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Bryant RedHawk

garden master
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since May 15, 2014
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Part Nakota, part Irish. The Nakota took over long ago but still lives in two worlds, the European world and the first people's world. He lives on a small (15 + acres) piece of mother earth deep in the woods. Was trained in the cooper's arts as a child, since the family owned a cooperage. He has been a carpenter, and timber wright but love all aspects of farming.He holds a BS in Chemistry and Biology and a MS in Horticulture. Worked for the USDA for 16 years. Currently working on his PHD in Microbiology, the thesis is plant communication through the micro-biosphere network. Redhawk and his wife Wolf are setting up to be fully self sustaining, growing all their own foods and collecting rain water. "Soon we will be self sustaining and closer to being off the grid" he said when asked about future plans. They continue their own research both in Agriculture and soils with the hope to make the world more like it used to be, before mankind began screwing up the Earth Mother. This is the only way humankind will survive, we must fix what we have broken.
Vilonia, Arkansas - Zone 7B/8A stoney, sandy loam soil pH 6.5
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Recent posts by Bryant RedHawk

Yes, the Hobart Buffalo chopper bowl turns at 22 rpm and the blade spins at 1725 rpm the motor is 1/2 hp. (they make bigger ones (1 hp.), I've seen them, they take up the space of a washing machine.)
Width of the machine is 31 7/8 inches, The bowl shown will hold 5 lbs. of meat. (level with the rim of the bowl) The thing will chop fine enough to make hotdogs or bologna, and it only takes about 2 minutes from whole chunks to super fine.
It made fine chopped (under 1/8 inch) compost in less than a minute out of twigs, green leaves, half dehydrated sheep manure, fully dehydrated cow manure and wilted comfrey leaves (10 lbs. total weight, and it all fit in the bowl at the end of the one minute run).

(I was kicked out of the kitchen (won't say where) for life, for using one of these to process some raw composting materials (listed above), got caught by the chef and he watched me clean it to his satisfaction)
It was worth it, I found the buffalo chopper to be an ideal machine for the purpose I used it for, even though the chef was not impressed. (It took me over an hour to satisfy his standard of cleanliness)
I was informed that it was a 10,000 dollar US machine (turned out to have been brand new, so my bad)
Interestingly enough I ended up growing most of his vegetables for that year (for free) so I would be allowed to enter his establishment.
3 hours ago
Good call Ben, I would check the soil for worm activity and probably look for hyphae in the soil.
Those are pretty good indicators of soil health.
If the hyphae are there, then odds are the fungi will handle the allopathic compounds.

4 hours ago
Sadly it is the bark of the Mulberry that is not fire resistant, it simply isn't thick enough to protect the cambium layer from cooking. (that is what normally kills trees in fires that don't go to crown fires)

That said, you can grow mulberry in southern California, just make sure there is adequate space all the way around the tree that is short vegetation. and that is not anywhere near the inside border of the space that is fire break.
7 hours ago
I was going to use that example Burra, but then I used balls to take the place of the glutes.
7 hours ago
The usual method is to create a keyhole garden space with the compost stack in the center of the raised keyhole bed (the keyhole gives you easy access to the stack).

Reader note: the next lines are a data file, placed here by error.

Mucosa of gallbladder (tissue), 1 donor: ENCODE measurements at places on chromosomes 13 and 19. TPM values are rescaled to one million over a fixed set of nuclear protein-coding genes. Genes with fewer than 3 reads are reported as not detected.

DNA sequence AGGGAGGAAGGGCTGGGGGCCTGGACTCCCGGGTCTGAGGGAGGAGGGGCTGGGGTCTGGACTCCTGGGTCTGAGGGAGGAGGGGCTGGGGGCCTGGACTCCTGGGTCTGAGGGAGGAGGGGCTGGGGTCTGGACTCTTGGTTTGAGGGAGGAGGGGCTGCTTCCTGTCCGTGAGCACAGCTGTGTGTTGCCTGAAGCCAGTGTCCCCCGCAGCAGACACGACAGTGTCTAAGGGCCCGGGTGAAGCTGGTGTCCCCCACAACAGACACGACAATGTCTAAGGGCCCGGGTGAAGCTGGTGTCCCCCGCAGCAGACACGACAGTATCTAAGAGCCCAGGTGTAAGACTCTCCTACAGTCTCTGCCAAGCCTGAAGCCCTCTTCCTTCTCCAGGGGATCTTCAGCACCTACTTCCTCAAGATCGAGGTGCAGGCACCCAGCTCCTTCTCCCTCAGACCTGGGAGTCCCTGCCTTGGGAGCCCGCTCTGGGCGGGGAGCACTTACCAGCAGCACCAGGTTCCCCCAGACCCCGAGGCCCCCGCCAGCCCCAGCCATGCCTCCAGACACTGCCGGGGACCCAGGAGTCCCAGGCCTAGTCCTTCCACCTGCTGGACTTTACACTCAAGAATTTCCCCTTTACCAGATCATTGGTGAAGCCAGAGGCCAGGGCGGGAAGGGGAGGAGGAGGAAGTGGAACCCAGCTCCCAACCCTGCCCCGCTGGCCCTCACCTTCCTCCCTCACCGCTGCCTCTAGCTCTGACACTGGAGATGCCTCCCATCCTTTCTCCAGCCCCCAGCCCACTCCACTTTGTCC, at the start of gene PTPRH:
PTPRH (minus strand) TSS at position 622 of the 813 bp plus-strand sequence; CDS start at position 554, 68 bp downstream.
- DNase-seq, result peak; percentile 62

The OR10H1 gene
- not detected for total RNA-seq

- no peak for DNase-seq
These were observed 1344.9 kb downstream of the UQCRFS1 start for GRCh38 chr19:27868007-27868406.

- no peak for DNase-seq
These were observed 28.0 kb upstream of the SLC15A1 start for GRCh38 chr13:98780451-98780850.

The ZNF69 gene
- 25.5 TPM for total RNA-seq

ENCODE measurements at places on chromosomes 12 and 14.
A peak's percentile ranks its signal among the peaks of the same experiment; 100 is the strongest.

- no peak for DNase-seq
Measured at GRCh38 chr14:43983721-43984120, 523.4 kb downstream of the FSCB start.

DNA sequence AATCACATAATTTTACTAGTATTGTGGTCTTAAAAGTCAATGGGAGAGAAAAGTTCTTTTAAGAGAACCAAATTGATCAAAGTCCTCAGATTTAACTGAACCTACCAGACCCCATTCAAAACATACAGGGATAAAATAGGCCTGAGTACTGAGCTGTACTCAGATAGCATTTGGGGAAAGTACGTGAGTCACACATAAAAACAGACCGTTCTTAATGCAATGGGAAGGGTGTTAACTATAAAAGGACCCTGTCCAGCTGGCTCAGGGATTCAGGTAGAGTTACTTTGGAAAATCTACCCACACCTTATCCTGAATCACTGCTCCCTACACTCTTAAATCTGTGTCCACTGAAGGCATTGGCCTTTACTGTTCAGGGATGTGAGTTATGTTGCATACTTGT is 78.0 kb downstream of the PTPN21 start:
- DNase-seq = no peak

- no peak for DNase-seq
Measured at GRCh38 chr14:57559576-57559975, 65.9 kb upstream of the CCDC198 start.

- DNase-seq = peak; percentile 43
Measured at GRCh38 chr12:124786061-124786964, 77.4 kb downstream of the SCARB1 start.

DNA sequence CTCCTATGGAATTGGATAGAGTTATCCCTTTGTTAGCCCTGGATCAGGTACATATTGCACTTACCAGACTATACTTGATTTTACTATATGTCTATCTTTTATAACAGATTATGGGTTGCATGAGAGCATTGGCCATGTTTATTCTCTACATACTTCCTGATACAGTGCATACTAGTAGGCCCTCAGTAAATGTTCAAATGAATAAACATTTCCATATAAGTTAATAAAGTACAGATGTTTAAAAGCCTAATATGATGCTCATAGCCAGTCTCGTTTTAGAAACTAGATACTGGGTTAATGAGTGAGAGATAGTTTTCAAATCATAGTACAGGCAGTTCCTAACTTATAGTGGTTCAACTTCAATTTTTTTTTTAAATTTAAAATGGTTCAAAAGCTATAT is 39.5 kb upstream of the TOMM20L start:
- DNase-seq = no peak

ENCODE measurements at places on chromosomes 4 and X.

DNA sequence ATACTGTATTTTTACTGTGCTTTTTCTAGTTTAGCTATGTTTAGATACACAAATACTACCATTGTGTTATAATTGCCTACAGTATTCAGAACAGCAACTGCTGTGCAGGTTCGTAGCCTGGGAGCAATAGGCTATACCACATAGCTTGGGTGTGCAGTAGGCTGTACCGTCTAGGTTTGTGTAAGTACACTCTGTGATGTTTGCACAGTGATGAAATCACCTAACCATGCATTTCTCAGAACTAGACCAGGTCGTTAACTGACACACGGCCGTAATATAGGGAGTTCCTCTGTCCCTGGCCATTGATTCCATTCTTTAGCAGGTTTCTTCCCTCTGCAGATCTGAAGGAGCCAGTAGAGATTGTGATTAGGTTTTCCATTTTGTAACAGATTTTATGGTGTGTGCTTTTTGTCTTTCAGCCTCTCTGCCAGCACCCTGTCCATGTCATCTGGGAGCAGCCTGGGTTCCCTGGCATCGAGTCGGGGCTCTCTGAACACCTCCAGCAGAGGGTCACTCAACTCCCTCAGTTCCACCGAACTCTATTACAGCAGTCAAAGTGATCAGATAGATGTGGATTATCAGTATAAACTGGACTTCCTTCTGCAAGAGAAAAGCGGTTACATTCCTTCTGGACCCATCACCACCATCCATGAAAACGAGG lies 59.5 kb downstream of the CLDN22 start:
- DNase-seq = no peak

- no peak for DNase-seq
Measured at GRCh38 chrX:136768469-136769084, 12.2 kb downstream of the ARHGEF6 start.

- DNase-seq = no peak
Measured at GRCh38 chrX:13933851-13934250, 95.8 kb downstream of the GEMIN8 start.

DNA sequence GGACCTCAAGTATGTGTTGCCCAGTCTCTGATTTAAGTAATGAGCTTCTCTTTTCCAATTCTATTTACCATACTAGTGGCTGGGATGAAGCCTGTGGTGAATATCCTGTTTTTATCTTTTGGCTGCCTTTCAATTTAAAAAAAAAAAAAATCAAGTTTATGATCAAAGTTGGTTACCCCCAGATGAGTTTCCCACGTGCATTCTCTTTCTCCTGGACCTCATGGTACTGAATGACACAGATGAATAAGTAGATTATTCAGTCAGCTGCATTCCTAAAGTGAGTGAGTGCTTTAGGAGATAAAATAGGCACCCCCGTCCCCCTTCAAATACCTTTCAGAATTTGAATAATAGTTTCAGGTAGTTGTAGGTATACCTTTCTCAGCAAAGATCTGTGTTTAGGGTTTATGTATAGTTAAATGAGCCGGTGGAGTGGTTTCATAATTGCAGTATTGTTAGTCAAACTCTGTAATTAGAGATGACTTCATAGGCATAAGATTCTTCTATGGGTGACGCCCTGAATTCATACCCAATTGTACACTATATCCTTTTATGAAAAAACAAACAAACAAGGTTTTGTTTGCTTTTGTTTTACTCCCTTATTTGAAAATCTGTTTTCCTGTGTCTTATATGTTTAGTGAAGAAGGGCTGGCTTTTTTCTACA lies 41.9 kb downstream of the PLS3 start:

In this type of raised bed you can indeed use hugel method under your soil seed bed, the compost stack continues to receive inputs and the plants derive many nutrients from the composting in place system.
To make this setup even better, inoculate your seeds/ plant roots with mycorrhizae and use some compost in the soil makeup as you are filling over the decomposing wood in the keyhole bed.
For the soil you can also add wood chips, dry or green leaves, straw to give organic material for the start up and through the years.

This system works so well that several of the TV hosts of gardening shows have featured it at one time or another.

7 hours ago
I would recommend against Black locust, it will do exactly the same as the eucalyptus is doing there. Once it gets established, it will be very difficult to eradicate.

Instead of going for n fixing trees you might want to look into other plant types for n fixing simply so you have the base for what ever type of food plants you decide to install.

For the soil, may I humbly recommend reading my soil threads, they should be of help. The soil threads

Since others have given really good advice, I'll hold my own to this for now.

8 hours ago
In a space that size you might want to consider treating the tree to espalier (pruning the branches so the tree hugs the fence line and is flat against the fence line.

Your nurseryman should be able to help you select a good variety for your space and location on planet earth..
A dwarf or semi-dwarf will probably be a best choice, the nursery will have these on the correct root stock for your location.
Many of the dwarf/ semi-dwarf nectarines are self pollenating but again your nurseryman should know and be ready to help you with selecting the perfect fit.
8 hours ago
Unless you manage to find exactly what you are looking for (plastic form mold) you will indeed have to make your own.

You can use a large block of wood and make the plug by carving the shapes you desire in that then use a vacuum bag or table to create your plastic mold (you have to heat the plastic first) since it sounds to me like you just have to have a plastic mold as opposed to a fiberglass or rubber one.

Keep in mind that the theory is still under investigation and not fully proofed at this point in time.